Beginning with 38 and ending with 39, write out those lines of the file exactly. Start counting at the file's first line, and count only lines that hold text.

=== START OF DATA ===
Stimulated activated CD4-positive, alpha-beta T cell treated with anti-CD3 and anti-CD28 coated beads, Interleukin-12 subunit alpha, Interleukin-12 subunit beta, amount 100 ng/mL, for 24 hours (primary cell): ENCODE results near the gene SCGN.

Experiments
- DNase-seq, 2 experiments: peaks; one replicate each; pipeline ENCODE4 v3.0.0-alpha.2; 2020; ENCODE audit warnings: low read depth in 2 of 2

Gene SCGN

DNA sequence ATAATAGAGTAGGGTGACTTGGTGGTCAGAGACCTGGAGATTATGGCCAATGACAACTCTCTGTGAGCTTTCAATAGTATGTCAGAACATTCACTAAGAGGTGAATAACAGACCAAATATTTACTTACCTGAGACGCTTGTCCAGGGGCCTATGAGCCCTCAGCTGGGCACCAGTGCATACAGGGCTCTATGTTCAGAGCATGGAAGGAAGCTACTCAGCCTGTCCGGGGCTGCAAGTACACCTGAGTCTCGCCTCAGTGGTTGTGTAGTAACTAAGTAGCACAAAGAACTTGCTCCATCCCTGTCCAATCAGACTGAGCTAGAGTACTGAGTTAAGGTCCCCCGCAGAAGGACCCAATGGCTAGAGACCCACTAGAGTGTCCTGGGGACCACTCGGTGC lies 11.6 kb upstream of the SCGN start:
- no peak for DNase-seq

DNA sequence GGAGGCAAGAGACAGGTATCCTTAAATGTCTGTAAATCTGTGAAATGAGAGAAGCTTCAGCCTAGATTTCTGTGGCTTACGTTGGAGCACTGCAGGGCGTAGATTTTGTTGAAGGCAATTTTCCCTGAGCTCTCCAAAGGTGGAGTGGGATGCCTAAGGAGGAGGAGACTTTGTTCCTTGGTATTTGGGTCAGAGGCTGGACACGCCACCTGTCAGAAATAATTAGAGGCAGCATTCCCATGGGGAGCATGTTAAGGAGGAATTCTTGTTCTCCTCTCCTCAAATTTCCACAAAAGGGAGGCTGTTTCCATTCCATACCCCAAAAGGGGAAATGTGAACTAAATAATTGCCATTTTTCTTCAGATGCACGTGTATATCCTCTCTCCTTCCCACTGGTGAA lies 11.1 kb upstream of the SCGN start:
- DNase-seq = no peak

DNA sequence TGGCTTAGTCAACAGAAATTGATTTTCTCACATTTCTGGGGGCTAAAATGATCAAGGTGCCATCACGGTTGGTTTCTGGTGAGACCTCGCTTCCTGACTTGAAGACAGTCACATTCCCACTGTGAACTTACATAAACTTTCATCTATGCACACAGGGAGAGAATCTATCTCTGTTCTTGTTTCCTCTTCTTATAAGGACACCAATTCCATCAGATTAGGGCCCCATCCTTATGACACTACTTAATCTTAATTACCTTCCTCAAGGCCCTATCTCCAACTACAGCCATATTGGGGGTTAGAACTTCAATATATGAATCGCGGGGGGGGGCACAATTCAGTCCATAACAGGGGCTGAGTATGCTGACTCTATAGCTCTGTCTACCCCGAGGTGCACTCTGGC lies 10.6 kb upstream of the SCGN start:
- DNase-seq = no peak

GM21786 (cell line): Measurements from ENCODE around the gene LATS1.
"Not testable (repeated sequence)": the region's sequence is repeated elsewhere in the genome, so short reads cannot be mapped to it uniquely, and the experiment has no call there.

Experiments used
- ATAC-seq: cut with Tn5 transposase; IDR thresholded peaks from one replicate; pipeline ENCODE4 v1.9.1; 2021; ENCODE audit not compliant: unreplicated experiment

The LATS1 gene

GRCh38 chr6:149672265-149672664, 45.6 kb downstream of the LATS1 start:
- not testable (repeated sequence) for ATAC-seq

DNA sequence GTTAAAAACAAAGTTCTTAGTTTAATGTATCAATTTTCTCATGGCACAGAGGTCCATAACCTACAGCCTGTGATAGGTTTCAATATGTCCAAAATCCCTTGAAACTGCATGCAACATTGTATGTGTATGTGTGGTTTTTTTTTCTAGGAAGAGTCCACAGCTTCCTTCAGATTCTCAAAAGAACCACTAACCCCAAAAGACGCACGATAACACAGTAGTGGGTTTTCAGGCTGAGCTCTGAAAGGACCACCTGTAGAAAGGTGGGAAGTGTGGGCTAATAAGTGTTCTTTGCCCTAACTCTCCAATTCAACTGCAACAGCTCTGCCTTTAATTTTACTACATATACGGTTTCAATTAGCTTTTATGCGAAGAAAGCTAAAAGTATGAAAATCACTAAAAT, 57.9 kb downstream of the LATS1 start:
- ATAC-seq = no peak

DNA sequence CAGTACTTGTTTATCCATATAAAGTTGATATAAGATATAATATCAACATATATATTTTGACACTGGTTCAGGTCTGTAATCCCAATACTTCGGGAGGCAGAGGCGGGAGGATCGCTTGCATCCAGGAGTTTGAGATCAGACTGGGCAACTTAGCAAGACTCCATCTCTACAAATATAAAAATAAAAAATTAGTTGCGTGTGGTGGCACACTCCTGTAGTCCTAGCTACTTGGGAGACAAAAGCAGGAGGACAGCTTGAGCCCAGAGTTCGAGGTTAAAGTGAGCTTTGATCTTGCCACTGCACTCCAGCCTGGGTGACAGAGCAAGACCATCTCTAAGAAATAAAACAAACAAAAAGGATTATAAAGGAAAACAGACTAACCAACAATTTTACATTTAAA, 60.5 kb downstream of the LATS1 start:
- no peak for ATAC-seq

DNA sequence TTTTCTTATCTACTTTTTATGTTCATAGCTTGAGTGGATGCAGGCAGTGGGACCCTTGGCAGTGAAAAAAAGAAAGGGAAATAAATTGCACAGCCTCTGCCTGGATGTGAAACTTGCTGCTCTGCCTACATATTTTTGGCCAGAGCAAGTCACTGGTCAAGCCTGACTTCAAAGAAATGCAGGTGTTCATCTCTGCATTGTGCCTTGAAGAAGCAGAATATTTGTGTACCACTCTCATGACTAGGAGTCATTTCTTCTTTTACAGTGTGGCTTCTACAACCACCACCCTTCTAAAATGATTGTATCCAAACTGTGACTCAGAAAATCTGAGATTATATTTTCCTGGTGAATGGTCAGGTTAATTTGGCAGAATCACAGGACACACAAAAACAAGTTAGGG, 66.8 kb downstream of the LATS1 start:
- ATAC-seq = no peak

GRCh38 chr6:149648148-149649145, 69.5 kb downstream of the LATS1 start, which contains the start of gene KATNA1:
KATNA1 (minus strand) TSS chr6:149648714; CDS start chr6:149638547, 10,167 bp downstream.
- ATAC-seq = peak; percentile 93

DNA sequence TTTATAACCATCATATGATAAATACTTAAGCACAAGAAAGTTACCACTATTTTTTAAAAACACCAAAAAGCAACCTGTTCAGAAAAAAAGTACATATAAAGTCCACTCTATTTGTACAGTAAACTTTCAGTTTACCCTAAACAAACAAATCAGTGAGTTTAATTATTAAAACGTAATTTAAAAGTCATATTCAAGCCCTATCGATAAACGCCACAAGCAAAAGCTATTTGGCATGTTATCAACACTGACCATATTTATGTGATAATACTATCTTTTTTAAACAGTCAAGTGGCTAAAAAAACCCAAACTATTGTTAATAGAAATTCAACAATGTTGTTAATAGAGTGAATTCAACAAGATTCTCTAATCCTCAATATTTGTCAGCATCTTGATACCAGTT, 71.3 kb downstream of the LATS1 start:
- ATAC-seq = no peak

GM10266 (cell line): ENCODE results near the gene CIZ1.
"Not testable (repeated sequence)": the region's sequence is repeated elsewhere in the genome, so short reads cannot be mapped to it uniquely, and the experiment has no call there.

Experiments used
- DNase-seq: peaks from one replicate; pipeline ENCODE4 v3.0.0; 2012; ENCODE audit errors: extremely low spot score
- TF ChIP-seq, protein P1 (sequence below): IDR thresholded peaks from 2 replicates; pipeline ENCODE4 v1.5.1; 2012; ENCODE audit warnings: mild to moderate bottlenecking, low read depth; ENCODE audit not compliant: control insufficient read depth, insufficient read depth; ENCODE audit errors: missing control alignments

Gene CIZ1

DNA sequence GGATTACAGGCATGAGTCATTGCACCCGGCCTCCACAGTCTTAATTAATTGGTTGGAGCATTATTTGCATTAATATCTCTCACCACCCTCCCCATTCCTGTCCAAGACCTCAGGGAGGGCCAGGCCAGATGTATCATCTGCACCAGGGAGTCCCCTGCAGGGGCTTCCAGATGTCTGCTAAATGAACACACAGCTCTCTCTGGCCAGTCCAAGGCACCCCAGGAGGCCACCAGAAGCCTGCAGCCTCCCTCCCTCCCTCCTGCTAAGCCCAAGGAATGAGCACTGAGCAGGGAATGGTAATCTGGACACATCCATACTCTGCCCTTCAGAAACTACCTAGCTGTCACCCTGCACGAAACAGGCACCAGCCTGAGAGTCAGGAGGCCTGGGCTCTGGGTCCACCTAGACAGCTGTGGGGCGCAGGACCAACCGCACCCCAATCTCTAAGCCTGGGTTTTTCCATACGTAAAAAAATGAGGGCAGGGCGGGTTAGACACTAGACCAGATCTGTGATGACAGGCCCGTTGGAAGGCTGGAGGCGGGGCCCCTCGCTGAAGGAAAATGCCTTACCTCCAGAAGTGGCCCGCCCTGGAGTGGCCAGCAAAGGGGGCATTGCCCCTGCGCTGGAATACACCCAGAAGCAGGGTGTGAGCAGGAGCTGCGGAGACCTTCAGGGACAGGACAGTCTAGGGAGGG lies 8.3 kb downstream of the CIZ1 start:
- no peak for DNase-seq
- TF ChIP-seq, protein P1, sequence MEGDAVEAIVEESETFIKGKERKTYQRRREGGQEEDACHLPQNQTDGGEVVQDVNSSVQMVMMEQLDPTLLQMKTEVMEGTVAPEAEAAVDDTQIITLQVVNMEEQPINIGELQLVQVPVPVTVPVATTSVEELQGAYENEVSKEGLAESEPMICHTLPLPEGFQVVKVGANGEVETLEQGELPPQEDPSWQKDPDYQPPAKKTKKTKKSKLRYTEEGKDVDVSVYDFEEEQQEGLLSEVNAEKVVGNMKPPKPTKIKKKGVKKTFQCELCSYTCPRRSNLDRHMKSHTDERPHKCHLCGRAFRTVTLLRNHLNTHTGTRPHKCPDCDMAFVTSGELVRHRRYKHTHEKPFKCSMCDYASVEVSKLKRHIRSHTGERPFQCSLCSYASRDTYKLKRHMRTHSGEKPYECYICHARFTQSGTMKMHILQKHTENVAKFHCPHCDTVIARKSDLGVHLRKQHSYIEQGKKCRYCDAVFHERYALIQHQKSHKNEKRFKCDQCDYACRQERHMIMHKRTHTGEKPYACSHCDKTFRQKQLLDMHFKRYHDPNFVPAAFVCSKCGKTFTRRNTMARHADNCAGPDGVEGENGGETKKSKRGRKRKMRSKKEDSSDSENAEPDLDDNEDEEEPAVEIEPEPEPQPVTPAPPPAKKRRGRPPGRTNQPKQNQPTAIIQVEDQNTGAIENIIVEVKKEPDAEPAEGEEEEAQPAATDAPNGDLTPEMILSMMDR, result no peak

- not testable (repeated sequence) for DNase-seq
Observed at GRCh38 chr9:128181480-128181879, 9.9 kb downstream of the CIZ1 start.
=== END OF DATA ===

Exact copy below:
- not testable (repeated sequence) for DNase-seq
Observed at GRCh38 chr9:128181480-128181879, 9.9 kb downstream of the CIZ1 start.